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Volunteers rally to defend their homeland

Bush wants citizens more engaged in civil defense. Training seen as vital to success.

By Craig SavoyeSpecial to The Christian Science Monitor / December 10, 2001


Like millions of Americans, Pam January came away from the attacks of Sept. 11 with a desire to help. She went to the local American Red Cross office here and promptly volunteered to deal with some of the 11,000 phone calls the office received in the 14 days following the attacks. Now she has joined the Red Cross's local disaster action team - a group that's on-call 24 hours a day for area emergencies - working an 8-hour shift per week.

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"I just had a strong feeling I had to do something, and after I'd done something I wanted to do more," she says. "It seems to me there's a role for everyone to play."

While the federal government and individual states struggle to develop a vision and structure for homeland security, Ms. January and tens of thousands of other Americans aren't waiting on the sidelines. By filling breaches in emergency services made evident after the September 11 attacks, they're ensuring that any future civil defense force will include citizen volunteers as a vital component.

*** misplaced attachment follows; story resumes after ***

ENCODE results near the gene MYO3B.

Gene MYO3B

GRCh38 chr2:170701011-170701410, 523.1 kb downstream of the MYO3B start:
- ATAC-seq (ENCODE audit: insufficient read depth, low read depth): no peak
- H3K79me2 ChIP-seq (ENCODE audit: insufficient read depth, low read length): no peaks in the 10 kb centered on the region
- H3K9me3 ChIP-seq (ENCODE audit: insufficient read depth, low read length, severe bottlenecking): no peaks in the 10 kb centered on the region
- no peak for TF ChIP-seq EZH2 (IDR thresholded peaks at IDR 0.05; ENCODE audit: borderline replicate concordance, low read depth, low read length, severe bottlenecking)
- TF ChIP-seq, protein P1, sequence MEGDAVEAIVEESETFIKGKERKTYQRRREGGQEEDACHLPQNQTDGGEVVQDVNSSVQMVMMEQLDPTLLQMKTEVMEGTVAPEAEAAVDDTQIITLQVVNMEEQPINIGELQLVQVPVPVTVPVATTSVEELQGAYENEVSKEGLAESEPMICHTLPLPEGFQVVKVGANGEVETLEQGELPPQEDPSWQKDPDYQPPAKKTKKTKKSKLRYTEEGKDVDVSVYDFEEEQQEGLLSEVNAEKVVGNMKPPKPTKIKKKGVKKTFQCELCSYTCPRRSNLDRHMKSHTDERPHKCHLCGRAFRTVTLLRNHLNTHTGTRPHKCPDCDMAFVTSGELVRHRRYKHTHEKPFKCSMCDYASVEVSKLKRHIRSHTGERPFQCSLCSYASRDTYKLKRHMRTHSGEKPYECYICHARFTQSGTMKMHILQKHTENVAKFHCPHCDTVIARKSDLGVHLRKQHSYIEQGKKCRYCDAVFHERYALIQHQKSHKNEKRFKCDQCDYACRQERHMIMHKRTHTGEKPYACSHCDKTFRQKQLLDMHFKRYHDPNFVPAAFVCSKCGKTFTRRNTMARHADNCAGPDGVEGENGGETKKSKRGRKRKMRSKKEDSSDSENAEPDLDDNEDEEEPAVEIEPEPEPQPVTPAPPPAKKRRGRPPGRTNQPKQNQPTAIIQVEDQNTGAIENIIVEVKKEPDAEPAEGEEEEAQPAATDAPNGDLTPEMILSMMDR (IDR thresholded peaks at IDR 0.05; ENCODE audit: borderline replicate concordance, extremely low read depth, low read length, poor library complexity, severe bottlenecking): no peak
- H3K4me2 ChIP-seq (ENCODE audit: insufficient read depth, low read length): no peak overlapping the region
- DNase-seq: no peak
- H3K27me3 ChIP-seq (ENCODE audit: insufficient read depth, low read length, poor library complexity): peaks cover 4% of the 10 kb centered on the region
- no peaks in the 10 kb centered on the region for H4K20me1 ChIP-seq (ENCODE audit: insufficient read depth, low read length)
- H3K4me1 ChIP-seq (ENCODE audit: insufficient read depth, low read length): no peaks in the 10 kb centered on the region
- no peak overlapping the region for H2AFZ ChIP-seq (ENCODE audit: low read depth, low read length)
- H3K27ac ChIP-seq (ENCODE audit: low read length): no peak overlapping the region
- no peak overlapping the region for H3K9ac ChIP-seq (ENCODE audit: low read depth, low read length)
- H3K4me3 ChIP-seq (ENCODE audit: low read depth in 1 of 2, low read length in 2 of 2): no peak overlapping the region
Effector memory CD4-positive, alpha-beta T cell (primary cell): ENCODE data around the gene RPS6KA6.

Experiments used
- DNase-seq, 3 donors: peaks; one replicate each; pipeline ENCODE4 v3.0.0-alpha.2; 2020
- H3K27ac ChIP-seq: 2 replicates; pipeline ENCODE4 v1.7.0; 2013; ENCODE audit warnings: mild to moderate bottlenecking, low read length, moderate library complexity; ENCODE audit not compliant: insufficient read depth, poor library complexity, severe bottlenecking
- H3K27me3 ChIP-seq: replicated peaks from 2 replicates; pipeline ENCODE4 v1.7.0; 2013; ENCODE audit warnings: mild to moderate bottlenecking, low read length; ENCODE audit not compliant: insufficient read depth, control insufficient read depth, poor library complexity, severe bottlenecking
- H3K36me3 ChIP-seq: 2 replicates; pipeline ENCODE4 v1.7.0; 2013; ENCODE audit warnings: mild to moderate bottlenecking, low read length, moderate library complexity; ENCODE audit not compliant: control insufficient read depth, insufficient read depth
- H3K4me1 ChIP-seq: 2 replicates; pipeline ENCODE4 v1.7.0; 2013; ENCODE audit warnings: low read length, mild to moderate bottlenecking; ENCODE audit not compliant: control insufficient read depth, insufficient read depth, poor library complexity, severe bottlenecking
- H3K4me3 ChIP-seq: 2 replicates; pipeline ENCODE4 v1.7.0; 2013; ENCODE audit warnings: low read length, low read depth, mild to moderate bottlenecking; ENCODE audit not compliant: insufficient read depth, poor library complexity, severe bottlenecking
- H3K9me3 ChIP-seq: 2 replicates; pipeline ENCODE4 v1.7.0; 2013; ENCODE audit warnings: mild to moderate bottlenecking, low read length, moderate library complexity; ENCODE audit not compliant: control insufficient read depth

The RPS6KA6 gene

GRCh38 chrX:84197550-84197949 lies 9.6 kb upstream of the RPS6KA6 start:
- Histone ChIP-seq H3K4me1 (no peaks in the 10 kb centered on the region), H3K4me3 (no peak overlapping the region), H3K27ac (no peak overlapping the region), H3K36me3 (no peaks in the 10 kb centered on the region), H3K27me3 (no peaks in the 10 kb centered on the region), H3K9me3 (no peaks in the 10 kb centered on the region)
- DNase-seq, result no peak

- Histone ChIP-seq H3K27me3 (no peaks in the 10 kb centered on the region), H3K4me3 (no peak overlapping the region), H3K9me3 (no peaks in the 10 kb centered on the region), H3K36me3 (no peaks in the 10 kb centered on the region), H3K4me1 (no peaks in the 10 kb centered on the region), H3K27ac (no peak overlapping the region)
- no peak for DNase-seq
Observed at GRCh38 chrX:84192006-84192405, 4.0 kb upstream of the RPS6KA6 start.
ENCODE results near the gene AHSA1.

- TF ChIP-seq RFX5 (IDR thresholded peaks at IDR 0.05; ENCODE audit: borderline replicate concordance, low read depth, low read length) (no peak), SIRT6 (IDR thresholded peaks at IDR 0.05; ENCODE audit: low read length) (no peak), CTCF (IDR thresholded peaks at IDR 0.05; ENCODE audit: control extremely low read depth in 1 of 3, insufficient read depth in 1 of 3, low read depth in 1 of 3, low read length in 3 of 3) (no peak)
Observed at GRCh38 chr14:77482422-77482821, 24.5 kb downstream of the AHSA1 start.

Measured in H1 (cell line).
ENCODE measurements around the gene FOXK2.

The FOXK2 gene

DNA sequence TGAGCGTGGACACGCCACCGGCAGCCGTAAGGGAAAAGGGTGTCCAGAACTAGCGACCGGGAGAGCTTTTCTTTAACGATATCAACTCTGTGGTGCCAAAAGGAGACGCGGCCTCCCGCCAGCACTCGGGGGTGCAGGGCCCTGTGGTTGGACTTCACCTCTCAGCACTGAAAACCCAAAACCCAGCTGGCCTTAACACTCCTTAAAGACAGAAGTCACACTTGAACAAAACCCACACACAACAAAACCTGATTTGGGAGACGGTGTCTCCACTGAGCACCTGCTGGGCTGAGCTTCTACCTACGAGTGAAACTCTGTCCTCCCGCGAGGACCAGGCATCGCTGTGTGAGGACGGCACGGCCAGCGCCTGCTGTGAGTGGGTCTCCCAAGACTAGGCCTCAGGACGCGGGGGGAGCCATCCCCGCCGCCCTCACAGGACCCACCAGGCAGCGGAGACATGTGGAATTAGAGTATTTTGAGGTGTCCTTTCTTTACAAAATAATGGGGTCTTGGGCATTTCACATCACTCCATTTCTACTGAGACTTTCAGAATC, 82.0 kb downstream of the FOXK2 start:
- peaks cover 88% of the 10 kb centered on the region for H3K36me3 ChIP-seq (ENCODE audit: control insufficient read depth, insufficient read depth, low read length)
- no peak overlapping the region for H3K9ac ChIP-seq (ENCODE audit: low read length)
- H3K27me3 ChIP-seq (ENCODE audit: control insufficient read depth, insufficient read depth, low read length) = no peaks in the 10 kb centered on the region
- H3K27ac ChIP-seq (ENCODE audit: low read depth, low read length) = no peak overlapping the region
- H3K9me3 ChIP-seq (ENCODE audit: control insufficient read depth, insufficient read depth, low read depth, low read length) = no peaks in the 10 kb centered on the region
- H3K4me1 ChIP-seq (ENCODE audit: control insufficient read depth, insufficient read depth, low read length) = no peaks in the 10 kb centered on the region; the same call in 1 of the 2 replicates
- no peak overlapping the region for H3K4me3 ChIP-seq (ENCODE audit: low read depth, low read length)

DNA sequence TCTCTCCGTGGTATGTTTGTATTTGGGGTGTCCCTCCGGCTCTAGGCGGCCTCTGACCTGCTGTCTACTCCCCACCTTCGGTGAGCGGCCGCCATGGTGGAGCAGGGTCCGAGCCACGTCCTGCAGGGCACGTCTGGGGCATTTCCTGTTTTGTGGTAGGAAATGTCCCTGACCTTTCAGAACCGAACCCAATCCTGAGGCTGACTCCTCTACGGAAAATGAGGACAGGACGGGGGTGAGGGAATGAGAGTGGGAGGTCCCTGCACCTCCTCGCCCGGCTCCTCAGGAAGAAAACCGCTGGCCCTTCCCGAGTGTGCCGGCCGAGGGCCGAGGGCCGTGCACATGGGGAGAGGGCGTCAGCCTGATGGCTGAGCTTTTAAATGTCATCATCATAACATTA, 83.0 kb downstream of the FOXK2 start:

"It comes down to the definition of a 'good citizen' changing," says Randy Larsen, director of the Institute for Homeland Security, a nonprofit public-service research institute. "In the 20th century we thought a good citizen was somebody who voted, paid their taxes, gave some money to the United Way, and helped a little bit at church. In the 21st century it's going to take more than that, it's going to take active participation."

New calls to enlist

The first attack on American soil since World War II led President Bush to call for the creation of a volunteer civil defense service last month.

The Bush plan envisions an expansion of the national service groups AmeriCorps and Senior Corps by 20,000 volunteers next year, most of whom would assist police and fire departments, as well as public-health agencies, during emergencies, largely freeing up professionals for essential duties. Mr. Bush also created the Presidential Task Force on Citizen Preparedness. By the end of the year it will make recommendations on how Americans can protect homes, schools, churches and businesses from possible terrorist attacks.

A bill in Congress is even more ambitious. "The Call to Service Act of 2001" would expand AmeriCorps, which now has 50,000 volunteers, to 250,000 volunteers by 2010. Approximately half of the volunteers would be dedicated to homeland security or public safety instead of helping in schools or elsewhere.

But police-assistance programs point up some of the problems associated with deploying a civil-defense force.

"When people are more alert and act as extra eyes and ears, that's helpful," says John Thull, chief of police in rural Litchfield, Ill., a department with 14 officers. "But I wouldn't know what to do with a lot of volunteers. Who would train them? They'd need to be trained to the point where my officers could trust them. And practically speaking, there'd be liability concerns, too."

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